Many married couples have estate plans which take advantage of the federal and state estate tax exemption of the first spouse to die by holding that exemption amount in what is commonly known as a “credit shelter trust” (also sometimes referred to as a bypass trust).  When the surviving spouse dies, the assets in the credit shelter trust are not included in the surviving spouse’s estate.  If all assets were simply left outright to the surviving spouse, then the first spouse to die’s state estate tax exemption would be wasted since those assets would be included in the surviving spouse’s estate.  (The federal estate tax exemption of the first spouse to die would not be wasted since the tax code now allows for the “portability” of a deceased spouse’s unused federal estate tax exemption to the surviving spouse with certain caveats.)

A credit shelter trust is no longer needed by some clients due to the great increases in the federal and state estate tax exemptions over the years.  The Connecticut exemption matches the federal starting in 2023.  The exemption is $12,920,000 with inflation adjustments each year (scheduled to go back down to around $7,000,000 starting in 2026 unless legislation passes changing the exemption).  Thus, if the couple’s combined assets are under $7,000,000, then a credit shelter trust is not needed when the first spouse dies.  In fact, many clients might be better off without a credit shelter trust since assets that pass outright to the surviving spouse will receive a step-up in income tax basis based on the date of death value of the assets if the assets have appreciated.  Assets held in the credit shelter trust do not get the step-up in basis when the surviving spouse dies.  (Of course, there are reasons that couples may wish to have a trust for the surviving spouse unrelated to tax savings such as second marriage, need for asset protection, or need for protection from those who would take advantage.)

Where both spouses are alive and competent, we can make changes to both of the estate plans to build in flexibility (such as including a disclaimer trust instead of a built-in credit shelter trust).  However, where one spouse has already died, what can the surviving spouse do if the credit shelter trust is already in place and no longer needed?

If the trust provides an independent trustee (i.e., not a beneficiary) with broad discretion to distribute the trust assets to the beneficiaries, then the trustee might be able to distribute the trust assets to the surviving spouse and terminate the trust.  It is also possible to distribute some but not all assets to the surviving spouse, namely those assets which have a low basis and would get a step-up if owned by the surviving spouse at death.  (It is better to keep in the trust those assets with a fair market value less than the tax basis so that there is no basis adjustment of those assets.)  If the trust is set up under a revocable trust agreement, then this may be accomplished without the need for court filings.  However, the trustee may wish to have a release agreement signed by the remainder beneficiaries who would have inherited if the trust had ended on the surviving spouse’s death (usually, the children).  They would not be consenting but rather recognizing that the trustee is exercising its discretion in a proper fashion.  If the trust is set up under a Will, then the termination of the trust can be included as part of a final accounting to be submitted to the probate court for approval.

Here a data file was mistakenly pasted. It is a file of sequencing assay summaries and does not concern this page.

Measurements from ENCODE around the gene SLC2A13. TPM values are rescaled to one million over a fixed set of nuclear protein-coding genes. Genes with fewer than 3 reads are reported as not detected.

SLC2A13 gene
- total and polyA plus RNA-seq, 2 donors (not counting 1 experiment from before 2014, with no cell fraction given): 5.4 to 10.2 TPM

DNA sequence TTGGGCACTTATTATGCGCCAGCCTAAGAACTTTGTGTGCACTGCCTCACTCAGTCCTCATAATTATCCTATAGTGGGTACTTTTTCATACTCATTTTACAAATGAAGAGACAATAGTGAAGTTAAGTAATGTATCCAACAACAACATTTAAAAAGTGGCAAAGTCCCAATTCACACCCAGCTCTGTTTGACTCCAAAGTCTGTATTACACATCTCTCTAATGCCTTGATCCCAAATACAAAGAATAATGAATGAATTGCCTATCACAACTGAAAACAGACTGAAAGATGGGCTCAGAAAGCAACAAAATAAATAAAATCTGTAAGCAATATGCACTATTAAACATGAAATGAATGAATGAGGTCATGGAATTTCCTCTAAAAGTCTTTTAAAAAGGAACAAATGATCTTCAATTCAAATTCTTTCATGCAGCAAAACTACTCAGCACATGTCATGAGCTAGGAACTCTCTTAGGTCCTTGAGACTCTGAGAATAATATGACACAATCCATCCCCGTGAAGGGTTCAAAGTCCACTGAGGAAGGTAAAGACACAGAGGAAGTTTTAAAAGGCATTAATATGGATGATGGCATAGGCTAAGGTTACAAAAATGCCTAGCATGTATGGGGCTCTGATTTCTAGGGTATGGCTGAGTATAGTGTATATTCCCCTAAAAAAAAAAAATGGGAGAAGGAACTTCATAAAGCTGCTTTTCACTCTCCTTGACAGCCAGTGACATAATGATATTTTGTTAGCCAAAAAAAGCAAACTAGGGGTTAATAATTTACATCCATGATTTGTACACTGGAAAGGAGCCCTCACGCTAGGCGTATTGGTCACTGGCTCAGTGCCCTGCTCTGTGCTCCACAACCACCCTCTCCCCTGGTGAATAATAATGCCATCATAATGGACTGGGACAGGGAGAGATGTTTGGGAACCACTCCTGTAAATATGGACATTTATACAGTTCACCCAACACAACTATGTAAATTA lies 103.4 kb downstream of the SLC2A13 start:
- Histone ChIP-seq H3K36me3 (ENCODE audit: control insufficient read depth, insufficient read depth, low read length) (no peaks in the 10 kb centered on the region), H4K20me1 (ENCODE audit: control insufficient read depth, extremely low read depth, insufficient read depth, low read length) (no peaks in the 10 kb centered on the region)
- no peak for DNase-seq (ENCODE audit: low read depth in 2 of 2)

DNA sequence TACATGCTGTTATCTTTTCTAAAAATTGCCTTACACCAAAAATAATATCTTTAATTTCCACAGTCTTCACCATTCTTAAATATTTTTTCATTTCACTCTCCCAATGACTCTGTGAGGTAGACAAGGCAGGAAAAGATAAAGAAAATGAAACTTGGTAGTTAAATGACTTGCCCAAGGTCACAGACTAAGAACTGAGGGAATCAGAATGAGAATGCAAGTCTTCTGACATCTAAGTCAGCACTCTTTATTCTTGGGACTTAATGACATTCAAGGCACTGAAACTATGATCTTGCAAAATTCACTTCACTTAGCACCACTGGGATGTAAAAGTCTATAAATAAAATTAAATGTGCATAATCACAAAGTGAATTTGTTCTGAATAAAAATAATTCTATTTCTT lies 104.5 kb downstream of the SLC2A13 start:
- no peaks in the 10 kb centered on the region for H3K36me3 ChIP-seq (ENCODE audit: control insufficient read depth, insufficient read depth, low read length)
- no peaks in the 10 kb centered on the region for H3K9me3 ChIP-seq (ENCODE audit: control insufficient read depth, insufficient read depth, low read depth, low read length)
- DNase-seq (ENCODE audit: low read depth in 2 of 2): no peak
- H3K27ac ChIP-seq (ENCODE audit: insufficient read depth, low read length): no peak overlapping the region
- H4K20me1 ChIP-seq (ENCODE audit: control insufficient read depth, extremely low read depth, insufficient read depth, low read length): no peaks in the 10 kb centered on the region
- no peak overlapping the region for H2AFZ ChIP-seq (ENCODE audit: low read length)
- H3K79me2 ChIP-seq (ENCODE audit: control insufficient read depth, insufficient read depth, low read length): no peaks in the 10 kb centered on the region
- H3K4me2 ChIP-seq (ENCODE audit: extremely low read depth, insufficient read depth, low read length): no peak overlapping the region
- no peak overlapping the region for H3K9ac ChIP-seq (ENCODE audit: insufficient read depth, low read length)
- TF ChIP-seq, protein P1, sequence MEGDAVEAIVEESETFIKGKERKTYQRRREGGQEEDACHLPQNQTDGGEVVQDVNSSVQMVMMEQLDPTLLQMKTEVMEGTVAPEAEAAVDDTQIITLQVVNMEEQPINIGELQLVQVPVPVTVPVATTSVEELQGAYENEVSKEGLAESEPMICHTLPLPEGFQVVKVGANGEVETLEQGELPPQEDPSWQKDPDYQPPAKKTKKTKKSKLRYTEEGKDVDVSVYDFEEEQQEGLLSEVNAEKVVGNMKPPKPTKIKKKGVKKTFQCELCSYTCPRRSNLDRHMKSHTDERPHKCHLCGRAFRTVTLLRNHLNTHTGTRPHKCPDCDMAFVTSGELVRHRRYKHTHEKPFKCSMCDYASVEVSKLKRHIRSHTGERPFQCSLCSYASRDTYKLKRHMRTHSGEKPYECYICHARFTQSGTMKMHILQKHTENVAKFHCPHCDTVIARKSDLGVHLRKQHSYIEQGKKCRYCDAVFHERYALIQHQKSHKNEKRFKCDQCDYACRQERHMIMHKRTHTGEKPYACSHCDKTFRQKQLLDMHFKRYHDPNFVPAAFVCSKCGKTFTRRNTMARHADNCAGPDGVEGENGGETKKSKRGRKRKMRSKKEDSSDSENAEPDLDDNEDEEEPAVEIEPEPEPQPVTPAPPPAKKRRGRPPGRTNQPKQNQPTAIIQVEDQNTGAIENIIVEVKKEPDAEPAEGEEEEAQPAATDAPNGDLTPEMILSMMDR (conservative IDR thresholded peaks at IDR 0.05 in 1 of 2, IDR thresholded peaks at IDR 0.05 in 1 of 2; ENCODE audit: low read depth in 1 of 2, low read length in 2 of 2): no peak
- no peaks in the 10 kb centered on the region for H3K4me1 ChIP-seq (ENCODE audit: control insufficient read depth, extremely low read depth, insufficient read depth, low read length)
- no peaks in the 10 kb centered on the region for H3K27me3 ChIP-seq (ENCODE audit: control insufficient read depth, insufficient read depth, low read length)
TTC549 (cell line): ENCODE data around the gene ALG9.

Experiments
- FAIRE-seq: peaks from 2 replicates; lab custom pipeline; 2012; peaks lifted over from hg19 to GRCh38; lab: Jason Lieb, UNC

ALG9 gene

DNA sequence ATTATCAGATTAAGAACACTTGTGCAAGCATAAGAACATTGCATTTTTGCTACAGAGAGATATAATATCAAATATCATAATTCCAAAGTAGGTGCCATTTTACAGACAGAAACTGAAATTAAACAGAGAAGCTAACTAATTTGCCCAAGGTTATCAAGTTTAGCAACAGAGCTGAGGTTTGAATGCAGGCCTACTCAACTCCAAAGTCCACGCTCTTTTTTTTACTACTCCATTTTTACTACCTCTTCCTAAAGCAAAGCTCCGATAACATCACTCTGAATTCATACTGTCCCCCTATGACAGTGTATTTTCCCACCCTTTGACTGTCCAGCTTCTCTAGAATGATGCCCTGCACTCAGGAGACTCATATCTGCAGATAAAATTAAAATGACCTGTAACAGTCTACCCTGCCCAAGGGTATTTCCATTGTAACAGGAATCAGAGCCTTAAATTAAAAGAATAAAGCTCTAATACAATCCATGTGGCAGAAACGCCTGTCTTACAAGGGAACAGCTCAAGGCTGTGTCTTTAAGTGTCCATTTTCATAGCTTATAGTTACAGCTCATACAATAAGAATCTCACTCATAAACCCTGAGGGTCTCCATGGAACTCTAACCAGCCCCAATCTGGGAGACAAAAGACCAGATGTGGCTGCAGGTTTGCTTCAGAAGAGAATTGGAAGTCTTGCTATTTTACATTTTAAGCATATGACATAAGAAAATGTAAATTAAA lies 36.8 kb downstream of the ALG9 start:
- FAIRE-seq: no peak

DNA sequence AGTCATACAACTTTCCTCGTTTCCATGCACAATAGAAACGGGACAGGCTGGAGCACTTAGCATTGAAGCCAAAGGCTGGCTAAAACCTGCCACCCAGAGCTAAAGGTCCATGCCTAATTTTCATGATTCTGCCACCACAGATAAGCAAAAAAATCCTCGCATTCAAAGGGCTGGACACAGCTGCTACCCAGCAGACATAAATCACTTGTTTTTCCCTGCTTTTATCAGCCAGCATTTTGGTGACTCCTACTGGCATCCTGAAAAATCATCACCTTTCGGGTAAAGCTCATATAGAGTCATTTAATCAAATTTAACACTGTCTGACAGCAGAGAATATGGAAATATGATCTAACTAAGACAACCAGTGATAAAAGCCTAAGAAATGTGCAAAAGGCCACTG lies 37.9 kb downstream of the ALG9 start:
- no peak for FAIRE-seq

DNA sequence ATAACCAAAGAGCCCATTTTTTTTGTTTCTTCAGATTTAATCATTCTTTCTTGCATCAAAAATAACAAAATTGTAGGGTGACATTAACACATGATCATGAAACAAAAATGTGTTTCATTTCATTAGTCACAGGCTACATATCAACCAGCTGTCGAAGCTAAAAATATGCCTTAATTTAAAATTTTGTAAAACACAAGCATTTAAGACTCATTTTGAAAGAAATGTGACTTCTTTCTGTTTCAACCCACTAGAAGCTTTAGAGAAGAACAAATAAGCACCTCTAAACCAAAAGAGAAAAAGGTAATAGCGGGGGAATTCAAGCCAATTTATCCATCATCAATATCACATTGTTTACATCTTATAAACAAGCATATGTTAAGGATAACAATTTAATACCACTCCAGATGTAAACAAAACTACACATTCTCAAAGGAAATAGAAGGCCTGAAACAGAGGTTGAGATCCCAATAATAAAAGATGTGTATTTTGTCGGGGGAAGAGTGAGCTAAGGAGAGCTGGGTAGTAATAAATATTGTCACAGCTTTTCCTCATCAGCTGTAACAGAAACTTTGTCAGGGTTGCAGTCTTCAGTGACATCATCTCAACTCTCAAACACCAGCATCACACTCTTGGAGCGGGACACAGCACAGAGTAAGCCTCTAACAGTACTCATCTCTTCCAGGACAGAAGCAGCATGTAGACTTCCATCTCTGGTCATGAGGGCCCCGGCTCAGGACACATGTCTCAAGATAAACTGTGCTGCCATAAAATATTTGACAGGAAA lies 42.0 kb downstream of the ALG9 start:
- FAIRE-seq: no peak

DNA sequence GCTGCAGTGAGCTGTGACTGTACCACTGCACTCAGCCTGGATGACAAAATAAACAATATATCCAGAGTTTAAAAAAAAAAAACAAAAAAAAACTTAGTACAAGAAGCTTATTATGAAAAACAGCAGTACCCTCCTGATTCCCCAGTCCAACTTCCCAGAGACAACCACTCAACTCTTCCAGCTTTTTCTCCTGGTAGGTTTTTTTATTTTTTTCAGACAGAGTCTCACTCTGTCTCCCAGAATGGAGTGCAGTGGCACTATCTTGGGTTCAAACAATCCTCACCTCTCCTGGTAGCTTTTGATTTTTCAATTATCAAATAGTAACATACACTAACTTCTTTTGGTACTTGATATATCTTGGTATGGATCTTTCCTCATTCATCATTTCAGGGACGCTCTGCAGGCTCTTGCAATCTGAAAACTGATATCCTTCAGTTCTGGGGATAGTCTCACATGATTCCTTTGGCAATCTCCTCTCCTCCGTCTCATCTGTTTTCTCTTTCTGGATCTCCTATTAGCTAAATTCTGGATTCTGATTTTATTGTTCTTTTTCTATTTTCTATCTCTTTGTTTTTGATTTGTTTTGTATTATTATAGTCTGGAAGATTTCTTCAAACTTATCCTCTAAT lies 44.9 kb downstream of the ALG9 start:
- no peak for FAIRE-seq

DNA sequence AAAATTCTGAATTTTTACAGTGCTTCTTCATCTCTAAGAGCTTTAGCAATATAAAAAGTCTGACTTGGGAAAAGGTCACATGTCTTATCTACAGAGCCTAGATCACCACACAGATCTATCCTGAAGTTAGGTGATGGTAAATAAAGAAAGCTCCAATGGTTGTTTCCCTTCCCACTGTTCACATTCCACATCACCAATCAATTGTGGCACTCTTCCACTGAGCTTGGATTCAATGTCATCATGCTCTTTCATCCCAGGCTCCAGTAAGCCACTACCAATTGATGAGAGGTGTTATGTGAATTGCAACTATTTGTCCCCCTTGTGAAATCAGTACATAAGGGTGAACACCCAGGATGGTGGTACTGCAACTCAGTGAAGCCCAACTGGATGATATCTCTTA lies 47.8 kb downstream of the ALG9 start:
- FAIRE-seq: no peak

If the trust instead allows for distributions to a beneficiary for health, education, maintenance and support (known as a “HEMS standard”), then distributions may be made in accordance with that standard.  Usually, the surviving spouse is the sole trustee of this type of trust since those powers will not cause the trust to be included in the surviving spouse’s estate under the tax code.  Since the HEMS standard terms do not have specifications for what meets the standard, they may be broadly interpreted by the trustee (e.g., distributing assets so that the surviving spouse can pay off a mortgage).  The surviving spouse as trustee may wish to have a release agreement in this case as well.

Alternatively, a trustee or beneficiary may petition the court to modify the terms of a trust.  A petition may be brought under Connecticut law if, because of circumstances not anticipated by the settlor, modification or termination will further the purposes of the trust.  To the extent practicable, the modification is to be made in accordance with the settlor’s probable intention.  In this scenario, the petitioner could make the case that the credit shelter trust was only established to save potential estate tax on the surviving spouse’s death; is no longer needed due to the increased exemptions; and should be distributed to the surviving spouse.  Consent of the remainder beneficiaries is not needed with this type of petition (which avoids the issue of whether the beneficiaries are making a gift to the surviving spouse).  For more information, please contact Lisa F. Metz or another BW attorney.

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